Graham Ebner

What inspired you to become an apprentice bootmaker?

Somewhere on the planes of style and function there’s a little intersection. Boots are right there in that little sweet spot for me. I’ve always enjoyed making things, working with leather or making clothing and bags. And of course as a card-carrying Texan I’ve worn boots since I was a kid and see them as an icon of my home more than anything else. Somewhere along the way all of these things smooshed together, marinated, and I found myself wanting to learn about how boots are made, who makes them, and how I might learn to make boots myself.

Who are your teachers? What is it like to learn from them?

I’m an apprentice under master bootmaker Lee Miller at Texas Traditions Boots in Austin. I’m one of four apprentices at TT including Charlotte Marshall, Dana Perrotti, and Jojo McKibben, who might all just as well be my teachers, too. Learning from Lee is a great pleasure. He’s an incredibly trusting and patient instructor, with his apprentices’ futures and best interests at heart at all times. Lee gives freedom to learn and explore, to take risks and try new things, and ultimately to make mistakes and learn from them, too. I’ve never felt like anything other than a part of Lee’s team and that’s given me great freedom to learn and grow.

How would you describe your experience as an apprentice?

I’ve been an apprentice for a little over a year. It’s been a really challenging experience so far. I’ve got to learn quickly, apply what I’ve learned correctly the first time around, and make it look beautiful. Of course that’s an ideal situation and one hand more fingers than I need to count how many times I’ve done something right the first time around. The last couple of months I finally feel good about my work and I’m learning to appreciate all aspects of it, good and bad. I’m lucky to have six great teachers to push me along and when I take the time to stop and think about my experience I’m proud to have learned so much over the last year.

What is the best advice that you have gotten?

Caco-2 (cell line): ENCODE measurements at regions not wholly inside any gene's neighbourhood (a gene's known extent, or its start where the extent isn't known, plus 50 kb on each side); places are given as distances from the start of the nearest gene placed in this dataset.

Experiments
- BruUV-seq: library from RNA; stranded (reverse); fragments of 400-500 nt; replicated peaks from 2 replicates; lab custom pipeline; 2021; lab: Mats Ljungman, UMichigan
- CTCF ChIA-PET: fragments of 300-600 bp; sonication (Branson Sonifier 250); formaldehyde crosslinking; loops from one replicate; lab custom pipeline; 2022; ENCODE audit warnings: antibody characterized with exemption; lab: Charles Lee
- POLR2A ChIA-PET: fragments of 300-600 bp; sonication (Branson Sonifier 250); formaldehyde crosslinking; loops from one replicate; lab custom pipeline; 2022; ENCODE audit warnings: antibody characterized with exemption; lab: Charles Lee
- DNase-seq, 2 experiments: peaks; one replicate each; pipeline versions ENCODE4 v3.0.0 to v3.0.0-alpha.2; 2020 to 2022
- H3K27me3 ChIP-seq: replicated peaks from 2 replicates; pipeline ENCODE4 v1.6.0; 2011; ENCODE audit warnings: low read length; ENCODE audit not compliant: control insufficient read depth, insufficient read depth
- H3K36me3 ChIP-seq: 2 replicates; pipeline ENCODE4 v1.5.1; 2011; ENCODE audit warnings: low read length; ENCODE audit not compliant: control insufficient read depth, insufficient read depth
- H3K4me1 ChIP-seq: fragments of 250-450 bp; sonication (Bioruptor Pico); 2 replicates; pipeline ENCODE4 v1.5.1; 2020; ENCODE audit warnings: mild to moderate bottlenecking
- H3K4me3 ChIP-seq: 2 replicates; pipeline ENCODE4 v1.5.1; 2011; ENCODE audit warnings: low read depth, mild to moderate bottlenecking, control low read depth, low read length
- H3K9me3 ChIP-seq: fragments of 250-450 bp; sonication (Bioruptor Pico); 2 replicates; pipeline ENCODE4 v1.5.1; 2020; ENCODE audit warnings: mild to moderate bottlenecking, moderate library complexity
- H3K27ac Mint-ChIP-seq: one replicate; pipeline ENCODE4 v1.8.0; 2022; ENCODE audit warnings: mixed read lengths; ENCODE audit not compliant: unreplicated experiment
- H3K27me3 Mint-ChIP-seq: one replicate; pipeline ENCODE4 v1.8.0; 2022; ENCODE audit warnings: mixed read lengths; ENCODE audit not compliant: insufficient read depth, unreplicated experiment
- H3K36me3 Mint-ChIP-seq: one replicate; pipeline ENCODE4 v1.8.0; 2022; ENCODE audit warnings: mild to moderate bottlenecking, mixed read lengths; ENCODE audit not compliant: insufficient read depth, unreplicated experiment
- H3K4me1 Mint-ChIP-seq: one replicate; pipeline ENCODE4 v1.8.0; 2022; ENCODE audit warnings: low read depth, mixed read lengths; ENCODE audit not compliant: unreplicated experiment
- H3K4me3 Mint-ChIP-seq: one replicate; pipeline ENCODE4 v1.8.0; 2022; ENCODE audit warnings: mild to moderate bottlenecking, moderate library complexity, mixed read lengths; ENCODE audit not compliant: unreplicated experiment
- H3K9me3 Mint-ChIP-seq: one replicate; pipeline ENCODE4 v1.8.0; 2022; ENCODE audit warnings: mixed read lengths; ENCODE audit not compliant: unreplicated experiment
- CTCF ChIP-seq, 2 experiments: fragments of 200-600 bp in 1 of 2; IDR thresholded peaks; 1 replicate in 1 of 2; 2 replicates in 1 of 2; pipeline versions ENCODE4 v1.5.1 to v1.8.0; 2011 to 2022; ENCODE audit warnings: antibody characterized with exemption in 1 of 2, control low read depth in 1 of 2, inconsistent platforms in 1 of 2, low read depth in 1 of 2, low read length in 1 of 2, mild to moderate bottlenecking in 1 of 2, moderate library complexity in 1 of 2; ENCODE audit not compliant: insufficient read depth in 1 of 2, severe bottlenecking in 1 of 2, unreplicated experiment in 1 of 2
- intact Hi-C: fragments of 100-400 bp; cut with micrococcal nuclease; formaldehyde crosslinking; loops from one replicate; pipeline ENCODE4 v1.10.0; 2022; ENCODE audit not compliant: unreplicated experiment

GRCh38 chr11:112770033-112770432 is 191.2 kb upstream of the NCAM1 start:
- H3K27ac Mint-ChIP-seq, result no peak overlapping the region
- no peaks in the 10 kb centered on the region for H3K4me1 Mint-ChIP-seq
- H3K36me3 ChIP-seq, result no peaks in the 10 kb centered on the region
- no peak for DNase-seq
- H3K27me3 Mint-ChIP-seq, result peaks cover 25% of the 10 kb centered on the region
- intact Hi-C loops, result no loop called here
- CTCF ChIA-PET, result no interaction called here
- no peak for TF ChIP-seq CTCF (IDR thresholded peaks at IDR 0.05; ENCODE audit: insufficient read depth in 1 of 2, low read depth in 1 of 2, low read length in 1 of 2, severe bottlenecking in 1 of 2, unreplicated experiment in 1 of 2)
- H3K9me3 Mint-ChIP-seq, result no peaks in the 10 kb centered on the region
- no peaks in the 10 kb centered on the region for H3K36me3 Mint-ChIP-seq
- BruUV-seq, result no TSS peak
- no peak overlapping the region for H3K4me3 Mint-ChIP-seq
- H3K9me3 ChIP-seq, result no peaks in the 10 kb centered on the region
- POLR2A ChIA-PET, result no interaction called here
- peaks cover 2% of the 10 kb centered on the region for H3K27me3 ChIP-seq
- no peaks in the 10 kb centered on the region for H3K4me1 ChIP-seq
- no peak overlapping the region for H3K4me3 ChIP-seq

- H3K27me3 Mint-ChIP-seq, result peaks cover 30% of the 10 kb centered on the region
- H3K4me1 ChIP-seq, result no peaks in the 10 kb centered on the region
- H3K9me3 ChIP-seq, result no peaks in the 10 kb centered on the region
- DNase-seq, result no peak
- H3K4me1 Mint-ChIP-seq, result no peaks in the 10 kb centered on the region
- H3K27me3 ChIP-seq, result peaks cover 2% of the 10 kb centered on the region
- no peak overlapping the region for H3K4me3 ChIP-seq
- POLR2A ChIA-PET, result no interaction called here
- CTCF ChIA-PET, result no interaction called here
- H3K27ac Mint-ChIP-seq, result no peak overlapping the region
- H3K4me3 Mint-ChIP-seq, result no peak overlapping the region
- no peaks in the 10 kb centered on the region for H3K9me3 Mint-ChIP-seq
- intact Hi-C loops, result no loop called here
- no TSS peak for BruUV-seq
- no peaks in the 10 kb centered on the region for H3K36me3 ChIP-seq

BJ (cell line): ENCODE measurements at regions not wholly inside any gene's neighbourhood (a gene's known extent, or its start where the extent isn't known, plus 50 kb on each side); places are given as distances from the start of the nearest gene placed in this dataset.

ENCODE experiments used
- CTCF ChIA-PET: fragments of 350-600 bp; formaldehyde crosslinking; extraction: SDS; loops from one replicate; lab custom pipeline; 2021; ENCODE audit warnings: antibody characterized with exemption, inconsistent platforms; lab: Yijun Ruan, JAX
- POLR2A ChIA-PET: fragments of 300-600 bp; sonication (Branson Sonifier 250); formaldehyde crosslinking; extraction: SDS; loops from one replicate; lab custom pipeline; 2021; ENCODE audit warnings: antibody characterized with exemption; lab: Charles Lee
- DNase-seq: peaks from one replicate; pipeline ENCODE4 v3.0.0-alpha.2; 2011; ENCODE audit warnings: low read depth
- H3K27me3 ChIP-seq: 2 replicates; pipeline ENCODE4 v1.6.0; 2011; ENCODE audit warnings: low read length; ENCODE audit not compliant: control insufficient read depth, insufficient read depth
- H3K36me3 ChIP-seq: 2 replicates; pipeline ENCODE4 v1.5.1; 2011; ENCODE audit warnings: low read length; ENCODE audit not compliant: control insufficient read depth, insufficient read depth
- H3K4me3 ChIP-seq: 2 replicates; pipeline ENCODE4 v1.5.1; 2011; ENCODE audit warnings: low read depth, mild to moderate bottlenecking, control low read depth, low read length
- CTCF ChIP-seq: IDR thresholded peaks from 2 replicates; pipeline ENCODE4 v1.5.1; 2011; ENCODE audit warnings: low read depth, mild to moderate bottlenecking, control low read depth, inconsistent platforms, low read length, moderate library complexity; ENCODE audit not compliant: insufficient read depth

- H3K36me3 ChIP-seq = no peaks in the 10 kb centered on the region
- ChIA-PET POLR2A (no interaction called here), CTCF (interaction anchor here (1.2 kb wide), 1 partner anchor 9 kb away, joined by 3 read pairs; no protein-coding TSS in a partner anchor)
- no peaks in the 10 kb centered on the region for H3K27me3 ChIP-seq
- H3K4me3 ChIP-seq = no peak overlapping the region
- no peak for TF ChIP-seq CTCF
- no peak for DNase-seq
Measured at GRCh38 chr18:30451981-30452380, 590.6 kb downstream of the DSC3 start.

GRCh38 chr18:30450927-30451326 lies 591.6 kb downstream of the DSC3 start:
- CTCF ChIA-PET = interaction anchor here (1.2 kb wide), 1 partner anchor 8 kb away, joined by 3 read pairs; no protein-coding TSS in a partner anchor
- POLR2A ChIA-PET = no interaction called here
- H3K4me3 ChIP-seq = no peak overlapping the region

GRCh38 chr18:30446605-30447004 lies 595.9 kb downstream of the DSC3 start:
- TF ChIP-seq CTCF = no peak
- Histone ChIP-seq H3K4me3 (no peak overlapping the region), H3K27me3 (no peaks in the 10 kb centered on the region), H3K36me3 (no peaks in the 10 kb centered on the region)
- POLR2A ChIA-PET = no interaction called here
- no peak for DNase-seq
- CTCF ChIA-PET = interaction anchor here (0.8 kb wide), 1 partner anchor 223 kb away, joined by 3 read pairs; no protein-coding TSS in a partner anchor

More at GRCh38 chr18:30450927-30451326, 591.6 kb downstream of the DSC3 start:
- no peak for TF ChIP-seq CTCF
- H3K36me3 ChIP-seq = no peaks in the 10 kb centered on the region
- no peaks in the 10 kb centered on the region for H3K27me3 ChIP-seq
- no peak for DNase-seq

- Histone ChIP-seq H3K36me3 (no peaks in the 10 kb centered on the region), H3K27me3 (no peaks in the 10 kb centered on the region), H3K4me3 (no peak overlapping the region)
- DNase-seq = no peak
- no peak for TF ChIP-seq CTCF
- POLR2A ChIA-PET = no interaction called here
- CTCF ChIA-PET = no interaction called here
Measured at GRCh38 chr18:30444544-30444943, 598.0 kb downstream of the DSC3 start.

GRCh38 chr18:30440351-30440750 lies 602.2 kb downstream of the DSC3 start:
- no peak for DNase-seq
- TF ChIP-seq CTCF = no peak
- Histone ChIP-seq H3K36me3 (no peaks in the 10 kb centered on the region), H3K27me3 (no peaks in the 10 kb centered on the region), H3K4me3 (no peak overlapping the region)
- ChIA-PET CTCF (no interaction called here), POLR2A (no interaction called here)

“A good bootmaker should never be totally happy with their work.” – Alan Bell. It may be a little bit dramatic and he meant it to be taken lightly but I think the sentiment is true. Working towards creating great things, boots or otherwise, is a constant process of exploration and improvement. A maker should be able to step back and appreciate when they’ve done something well but at the same time see things they might improve. I think that’s one reason Lee is the incredible maker that he is, he’s never satisfied with the status quo. He is always trying a new technique, tool, material, etc. Nothing is off the table if it helps him create a better boot or even just improves the process.

How do you plan to perpetuate the craft?

I’m spreading the good news of the gospel of handmade cowboy boots left and right and all over social media, as best I can. I benefitted a lot from watching other makers post their work on social media and I’m trying my best to do the same for others. Boots, and footwear in general, are something that people the for granted as just another produced commodity with no clue what goes into making a pair. But! When they realize people still make fine boots by hand they’re usually interested as to how their made. And of course as the apprentice of an apprentice I want to teach young people how to make boots. Apprenticeship is a rare thing and I’m eternally grateful to Lee and Carrlyn for taking me in, I can’t wait to teach someone myself one day.

The Cowboy Bootmakers. Memories and photos collected by Dana Perrotti, 2019.